Dos and Don’ts of Making a Poster Presentation (Part 1)
A poster is a communication tool used for sharing the results of a study, usually before it is formally published in a scholarly journal. In a poster session, several posters are displayed and the authors present at the same time. This means that visitors only have a few seconds or minutes to spend on one poster.
So you have to concentrate on putting all information on a poster, in a small space, and express it effectively and explicitly, in order to convey the result of the research to the visitor in a very short amount of time.
There are three aspects to perfecting a poster presentation:
In this article, we will discuss the dos and don’ts of planning your poster. Planning involves everything from deciding the content to the type of layout and format that you want to follow.
✔︎ Find out how much poster space you are allowed beforehand. If you are presenting your poster at a conference or convention, you would have limited space. The space you are allowed will determine the content of the poster.
✖ Don’t wait till the day of presentation to find out how much poster space is allowed. You might end-up with a poster larger than the board allotted to you. The poster space is usually determined by the size of poster stands.
Maximum Poster Size usually allowed is 4′ w × 4′ h.
✔︎ Opt for either of the following poster styles:
- One large poster (e.g., 33 × 44 cm)
- Individual columns (e.g., three 11 × 48 cm)
- Individual pages (e.g., twelve 8 × 11 cm)
✖ Don’t mix these styles, as it would lead to a very messy-looking poster.
✔︎ Choose a software depending on your technical expertise and design skills.
Beginner: PowerPoint is a relatively easy-to-use tool for creating posters.
Advanced: Adobe Illustrator, Corel, and InDesign have more features and can provide very professional results, especially for posters including lots of high-resolution images.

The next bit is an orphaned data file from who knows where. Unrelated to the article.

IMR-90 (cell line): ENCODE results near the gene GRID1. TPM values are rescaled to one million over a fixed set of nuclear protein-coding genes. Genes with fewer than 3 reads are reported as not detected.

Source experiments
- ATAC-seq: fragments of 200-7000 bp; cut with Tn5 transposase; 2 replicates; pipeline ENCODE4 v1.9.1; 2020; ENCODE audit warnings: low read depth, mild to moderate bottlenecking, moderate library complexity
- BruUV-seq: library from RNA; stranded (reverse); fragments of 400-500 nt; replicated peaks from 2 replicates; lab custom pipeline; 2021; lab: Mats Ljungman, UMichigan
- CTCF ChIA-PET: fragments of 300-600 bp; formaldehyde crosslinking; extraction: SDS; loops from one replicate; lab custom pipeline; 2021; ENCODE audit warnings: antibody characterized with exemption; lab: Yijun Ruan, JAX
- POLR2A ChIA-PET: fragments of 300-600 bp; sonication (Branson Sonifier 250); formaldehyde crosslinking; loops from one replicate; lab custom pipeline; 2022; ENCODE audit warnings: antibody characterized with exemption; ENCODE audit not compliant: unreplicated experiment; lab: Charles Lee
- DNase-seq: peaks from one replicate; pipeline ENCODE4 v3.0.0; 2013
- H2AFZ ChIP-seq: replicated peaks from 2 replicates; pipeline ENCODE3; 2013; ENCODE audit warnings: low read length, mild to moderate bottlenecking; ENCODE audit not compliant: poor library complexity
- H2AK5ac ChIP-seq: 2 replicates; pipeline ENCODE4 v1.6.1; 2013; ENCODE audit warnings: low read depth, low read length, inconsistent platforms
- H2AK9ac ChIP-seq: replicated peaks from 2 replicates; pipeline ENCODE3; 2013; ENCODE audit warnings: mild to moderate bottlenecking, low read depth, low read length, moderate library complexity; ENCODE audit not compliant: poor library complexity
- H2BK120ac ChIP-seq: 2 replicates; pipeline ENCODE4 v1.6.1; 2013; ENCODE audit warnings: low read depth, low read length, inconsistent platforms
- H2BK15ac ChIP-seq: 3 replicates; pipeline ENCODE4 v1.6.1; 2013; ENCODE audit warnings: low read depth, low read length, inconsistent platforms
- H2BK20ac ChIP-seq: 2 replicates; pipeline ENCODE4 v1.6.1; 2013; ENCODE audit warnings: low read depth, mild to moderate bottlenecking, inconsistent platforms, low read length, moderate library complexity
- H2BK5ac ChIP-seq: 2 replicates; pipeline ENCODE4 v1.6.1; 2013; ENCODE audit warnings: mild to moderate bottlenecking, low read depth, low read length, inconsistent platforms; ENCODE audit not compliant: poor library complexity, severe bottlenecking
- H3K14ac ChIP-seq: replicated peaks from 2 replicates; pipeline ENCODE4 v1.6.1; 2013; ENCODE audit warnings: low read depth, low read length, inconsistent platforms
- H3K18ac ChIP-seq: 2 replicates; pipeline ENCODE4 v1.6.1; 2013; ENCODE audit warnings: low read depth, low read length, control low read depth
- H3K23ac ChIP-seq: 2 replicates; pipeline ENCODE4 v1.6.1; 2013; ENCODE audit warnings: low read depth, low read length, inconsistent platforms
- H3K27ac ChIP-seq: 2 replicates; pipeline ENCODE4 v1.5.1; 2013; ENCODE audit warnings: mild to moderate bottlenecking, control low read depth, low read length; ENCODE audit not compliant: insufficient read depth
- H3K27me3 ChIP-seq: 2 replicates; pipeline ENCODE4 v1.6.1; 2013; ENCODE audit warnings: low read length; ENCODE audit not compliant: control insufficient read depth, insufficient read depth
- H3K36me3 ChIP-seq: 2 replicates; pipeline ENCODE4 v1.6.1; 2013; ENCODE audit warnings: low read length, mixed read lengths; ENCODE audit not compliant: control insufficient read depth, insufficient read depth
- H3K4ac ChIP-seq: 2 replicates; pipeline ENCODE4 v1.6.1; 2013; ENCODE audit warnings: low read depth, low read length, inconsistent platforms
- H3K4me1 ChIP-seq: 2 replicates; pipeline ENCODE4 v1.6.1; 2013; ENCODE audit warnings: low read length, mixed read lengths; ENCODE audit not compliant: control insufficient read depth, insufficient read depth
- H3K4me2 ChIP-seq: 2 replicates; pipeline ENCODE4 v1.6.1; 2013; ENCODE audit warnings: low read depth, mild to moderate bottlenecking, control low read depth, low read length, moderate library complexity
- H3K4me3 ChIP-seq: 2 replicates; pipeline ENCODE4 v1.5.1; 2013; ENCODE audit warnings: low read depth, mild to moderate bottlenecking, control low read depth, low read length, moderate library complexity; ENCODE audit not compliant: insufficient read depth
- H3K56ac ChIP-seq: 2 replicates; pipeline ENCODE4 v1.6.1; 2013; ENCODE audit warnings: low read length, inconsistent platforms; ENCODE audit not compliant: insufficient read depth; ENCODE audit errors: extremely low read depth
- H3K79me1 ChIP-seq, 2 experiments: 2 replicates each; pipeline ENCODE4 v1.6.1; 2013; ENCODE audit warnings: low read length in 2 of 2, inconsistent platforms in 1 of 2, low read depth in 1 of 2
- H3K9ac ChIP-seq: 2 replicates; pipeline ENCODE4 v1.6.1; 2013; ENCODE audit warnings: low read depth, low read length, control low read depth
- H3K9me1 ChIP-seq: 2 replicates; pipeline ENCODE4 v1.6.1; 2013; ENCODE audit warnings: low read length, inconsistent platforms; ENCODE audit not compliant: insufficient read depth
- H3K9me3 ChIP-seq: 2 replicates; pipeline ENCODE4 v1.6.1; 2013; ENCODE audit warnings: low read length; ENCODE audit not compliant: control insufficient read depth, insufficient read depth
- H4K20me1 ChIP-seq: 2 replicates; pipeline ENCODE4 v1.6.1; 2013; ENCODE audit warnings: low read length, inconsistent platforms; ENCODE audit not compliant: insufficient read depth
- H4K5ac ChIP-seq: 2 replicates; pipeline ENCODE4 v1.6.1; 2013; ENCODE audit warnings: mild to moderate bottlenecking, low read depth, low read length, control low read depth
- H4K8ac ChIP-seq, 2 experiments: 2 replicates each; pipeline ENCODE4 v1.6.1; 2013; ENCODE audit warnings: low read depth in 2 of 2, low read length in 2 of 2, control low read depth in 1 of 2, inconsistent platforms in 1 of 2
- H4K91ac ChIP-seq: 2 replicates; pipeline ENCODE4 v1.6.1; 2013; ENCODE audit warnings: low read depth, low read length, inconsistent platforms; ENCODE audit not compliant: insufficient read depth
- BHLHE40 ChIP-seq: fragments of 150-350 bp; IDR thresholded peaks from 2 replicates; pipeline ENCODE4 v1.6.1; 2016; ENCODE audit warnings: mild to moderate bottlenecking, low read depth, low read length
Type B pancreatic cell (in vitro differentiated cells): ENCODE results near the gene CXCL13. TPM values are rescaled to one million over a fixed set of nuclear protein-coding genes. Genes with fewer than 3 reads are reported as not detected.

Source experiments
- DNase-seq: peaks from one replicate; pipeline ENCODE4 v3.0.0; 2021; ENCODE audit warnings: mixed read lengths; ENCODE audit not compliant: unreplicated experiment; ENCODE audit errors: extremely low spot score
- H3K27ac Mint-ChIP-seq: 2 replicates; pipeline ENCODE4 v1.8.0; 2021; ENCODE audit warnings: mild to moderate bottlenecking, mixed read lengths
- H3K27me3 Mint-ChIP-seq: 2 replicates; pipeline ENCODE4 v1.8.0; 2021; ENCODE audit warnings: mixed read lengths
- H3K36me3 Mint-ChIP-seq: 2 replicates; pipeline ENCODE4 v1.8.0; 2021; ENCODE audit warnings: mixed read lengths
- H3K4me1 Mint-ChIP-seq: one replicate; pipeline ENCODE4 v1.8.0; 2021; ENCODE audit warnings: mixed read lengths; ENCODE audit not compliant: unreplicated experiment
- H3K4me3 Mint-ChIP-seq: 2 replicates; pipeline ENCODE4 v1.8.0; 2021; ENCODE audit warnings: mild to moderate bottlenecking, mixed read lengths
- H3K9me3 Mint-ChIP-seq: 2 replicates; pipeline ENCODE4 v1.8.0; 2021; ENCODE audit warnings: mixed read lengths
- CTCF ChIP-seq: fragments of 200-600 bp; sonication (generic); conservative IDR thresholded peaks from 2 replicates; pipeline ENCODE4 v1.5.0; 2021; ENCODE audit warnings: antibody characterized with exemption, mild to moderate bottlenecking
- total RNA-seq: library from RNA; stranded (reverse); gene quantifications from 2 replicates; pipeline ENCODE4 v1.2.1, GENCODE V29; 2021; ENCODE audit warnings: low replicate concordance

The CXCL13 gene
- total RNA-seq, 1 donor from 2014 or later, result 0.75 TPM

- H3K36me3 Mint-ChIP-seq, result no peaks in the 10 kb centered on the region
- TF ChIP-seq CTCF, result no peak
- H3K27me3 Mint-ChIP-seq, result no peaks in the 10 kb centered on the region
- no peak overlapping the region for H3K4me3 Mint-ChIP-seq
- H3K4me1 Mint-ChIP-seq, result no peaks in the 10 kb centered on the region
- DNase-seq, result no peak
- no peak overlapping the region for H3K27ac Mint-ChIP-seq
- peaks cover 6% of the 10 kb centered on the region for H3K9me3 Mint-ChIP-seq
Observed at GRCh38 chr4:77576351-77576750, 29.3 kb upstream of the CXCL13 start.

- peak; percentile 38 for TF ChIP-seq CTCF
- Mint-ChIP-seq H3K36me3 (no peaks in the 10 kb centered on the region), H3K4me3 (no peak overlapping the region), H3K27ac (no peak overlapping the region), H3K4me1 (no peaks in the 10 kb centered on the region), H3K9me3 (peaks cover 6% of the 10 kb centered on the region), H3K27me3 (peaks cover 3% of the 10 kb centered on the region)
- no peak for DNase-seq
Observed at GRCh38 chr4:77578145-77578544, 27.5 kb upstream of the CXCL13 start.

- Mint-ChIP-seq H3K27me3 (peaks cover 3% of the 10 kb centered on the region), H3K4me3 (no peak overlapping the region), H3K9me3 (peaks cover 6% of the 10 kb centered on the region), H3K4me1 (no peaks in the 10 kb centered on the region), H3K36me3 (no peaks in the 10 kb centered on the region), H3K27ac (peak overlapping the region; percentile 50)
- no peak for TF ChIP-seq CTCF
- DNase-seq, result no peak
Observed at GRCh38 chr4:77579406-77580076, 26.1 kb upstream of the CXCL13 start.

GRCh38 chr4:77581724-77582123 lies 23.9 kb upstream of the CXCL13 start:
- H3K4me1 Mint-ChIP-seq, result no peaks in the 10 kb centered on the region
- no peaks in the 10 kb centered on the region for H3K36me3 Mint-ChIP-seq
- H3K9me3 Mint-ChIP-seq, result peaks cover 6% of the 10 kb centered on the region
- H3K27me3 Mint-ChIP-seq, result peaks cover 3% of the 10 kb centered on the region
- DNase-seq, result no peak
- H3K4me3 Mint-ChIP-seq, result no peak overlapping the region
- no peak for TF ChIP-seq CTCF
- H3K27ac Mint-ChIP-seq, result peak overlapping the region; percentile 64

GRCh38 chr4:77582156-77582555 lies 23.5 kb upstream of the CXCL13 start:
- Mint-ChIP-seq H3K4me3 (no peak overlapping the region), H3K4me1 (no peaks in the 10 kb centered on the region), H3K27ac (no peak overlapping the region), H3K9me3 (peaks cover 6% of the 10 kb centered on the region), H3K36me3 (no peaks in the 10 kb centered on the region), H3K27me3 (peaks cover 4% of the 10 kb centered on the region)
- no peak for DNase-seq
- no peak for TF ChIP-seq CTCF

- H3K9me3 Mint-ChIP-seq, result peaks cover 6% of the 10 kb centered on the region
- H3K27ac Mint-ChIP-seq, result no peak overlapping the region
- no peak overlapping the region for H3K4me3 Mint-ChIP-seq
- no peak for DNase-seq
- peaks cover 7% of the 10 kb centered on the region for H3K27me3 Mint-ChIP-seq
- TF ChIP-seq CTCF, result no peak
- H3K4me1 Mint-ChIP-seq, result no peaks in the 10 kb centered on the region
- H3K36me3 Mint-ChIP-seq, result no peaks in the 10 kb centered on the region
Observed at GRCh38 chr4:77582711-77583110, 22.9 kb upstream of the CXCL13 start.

You can produce draft posters, i.e., reduced versions of the poster, using these software and use them for editing as well as instant handouts!!!
✖ Do not go for a difficult software or mix results using many tools.
✔︎ Place your poster such that the average viewer will have about 60% of the poster above eye level and 40% below because looking up is easier than looking down.
✖ Don’t place it such that the viewers have to bend down or squat to see the lower portion, since you may lose their attention.
Choosing a Landscape orientation rather than Portrait might be beneficial
✔︎ Allow yourself lots of time to plan the poster—at least a month!
✖ Don’t wait until the last minute since things will inevitably take longer than planned. Remember to allow time (and money) for printing/laminating.
You can plan a schedule for yourself using project management software available for free on the internet.
✔︎ Decide on the poster content beforehand. Your poster should ideally answer the following five questions:
- Why is the research question important?
- What strategy is used?
- What are the results?
- Why are these results unique/important?
- How does this relate to other research? What comes next?
✖ Don’t make the following five common errors when deciding the content:
- Don’t trying to convey too much information. Only stick to the essentials highlighted above
- Don’t use too much text. More words take longer to read
- Don’t use too many illustrations with no supporting text either
- Don’t put too much detail in the graphs and diagrams. Keep it clean
- Don’t have a very long title